Here’s a basic example of a live sound setup with MultiRack SoundGrid:
eMotion LV1 is a full-blown live mixer. It provides up to 64 input channels that can be mono or stereo and outputs to 35 mix busses that are logically ordered as groups, auxiliaries, mains and matrixes.
eMotion LV1 comes in three different configuration options: 16, 32, and 64 channels, each with a slightly different set of mix buses.
eMotion LV1 supports up to 16 connected devices (I/Os / drivers)
There is no non-SoundGrid version of eMotion LV1. The mixer is SoundGrid-compatible only and requires a SoundGrid DSP server and a SoundGrid I/O at all times.
Let’s look at a basic example of a setup using the right hardware for use with eMotion LV1:
- Host computer running eMotion LV1
- SoundGrid DSP server
- SoundGrid I/O device
- SoundGrid-compatible 1Gb Ethernet switch
SoundGrid Studio is a mixer designed to be the core of the studio. It controls the SoundGrid network, integrates with most popular DAWs and enables recording and monitoring in extremely low latency with plugins using StudioRack.
StudioRack is a cross-platform plugin chainer which runs chains of up to 8 SoundGrid-compatible plugins in any supported DAW. It can operate in Local mode, in which the plugin chain is processed on the local CPU, or in SoundGrid mode, in which processing of the plugin chain takes place on a SoundGrid DSP server.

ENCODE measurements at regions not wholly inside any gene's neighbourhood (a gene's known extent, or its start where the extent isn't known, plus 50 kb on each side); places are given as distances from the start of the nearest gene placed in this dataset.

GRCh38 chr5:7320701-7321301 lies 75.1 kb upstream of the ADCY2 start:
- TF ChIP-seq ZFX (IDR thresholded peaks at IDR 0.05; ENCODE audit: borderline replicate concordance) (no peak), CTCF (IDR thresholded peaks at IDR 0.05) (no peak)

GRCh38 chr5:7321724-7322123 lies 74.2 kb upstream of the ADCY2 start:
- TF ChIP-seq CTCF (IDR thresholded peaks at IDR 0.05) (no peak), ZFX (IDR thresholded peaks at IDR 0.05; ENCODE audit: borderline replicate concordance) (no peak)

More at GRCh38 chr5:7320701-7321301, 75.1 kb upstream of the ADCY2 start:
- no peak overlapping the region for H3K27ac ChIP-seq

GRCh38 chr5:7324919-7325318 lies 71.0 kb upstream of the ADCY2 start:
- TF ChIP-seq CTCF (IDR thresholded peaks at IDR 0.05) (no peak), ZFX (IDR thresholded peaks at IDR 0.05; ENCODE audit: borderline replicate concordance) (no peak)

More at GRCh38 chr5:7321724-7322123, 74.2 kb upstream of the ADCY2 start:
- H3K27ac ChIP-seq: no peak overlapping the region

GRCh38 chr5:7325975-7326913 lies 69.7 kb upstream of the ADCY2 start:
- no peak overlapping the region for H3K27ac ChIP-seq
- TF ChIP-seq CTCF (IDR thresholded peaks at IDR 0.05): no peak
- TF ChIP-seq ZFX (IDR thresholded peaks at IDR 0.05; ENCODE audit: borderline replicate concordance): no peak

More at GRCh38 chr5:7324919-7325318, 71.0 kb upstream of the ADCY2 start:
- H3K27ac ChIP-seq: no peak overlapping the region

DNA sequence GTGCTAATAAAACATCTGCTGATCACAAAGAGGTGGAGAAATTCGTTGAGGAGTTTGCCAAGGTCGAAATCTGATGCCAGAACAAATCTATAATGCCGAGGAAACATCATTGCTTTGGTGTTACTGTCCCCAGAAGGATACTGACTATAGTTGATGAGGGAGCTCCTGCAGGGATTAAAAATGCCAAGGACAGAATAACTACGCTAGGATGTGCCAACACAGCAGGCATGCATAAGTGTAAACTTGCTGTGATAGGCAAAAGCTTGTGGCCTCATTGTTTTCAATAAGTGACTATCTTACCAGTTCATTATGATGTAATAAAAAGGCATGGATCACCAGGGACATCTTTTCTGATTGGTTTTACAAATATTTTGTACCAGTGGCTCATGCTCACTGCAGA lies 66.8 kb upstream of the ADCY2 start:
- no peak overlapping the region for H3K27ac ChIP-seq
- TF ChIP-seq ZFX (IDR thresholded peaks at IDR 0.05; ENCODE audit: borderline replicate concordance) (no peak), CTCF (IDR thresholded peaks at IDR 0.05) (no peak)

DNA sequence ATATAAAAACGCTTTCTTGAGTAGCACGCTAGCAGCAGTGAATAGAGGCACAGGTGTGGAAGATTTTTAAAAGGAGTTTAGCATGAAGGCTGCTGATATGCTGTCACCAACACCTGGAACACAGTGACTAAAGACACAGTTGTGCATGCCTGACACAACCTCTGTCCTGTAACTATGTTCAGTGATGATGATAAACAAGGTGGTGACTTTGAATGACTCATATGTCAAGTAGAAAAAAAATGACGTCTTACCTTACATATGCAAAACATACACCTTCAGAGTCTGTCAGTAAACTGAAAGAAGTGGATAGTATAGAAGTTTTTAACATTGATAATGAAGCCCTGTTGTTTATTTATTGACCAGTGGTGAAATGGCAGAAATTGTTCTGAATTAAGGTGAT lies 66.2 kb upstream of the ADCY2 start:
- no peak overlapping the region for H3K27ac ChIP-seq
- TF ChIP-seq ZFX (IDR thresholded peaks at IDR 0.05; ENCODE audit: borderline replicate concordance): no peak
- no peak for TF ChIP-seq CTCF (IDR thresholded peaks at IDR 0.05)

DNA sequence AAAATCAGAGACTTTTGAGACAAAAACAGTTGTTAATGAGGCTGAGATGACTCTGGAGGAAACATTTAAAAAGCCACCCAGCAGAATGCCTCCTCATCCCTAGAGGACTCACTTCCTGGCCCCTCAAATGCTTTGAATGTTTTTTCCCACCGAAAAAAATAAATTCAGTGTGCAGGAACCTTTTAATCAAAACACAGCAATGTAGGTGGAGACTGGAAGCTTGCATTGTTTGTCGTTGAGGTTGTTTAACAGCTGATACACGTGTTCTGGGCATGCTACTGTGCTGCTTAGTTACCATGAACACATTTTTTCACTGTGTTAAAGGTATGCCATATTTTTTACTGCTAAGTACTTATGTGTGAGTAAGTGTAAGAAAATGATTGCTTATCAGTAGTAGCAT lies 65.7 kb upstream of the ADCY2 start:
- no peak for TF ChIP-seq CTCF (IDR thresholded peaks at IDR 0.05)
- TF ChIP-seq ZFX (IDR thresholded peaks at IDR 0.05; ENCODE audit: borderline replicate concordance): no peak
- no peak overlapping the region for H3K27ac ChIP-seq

The SoundGrid Driver
The SoundGrid driver is a software interface that can:
- Record and play back in the studio or live with any source: SoundGrid I/O device, console expansion card or computer. Run up to 128 channels on your computer.
- Offload plugin processing in your studio to a SoundGrid DSP server using the StudioRack plugin chainer
- Patch and mix from multiple computers and I/Os in the SoundGrid network, using a SoundGrid Host application to control the mix
- Use multiple DAWs on the same computer simultaneously: Record the same source to two DAWs on the same computer, or route audio from multiple DAWs to the SoundGrid network.
- Monitor in low latency while using plugins using a SoundGrid server and a SoundGrid I/O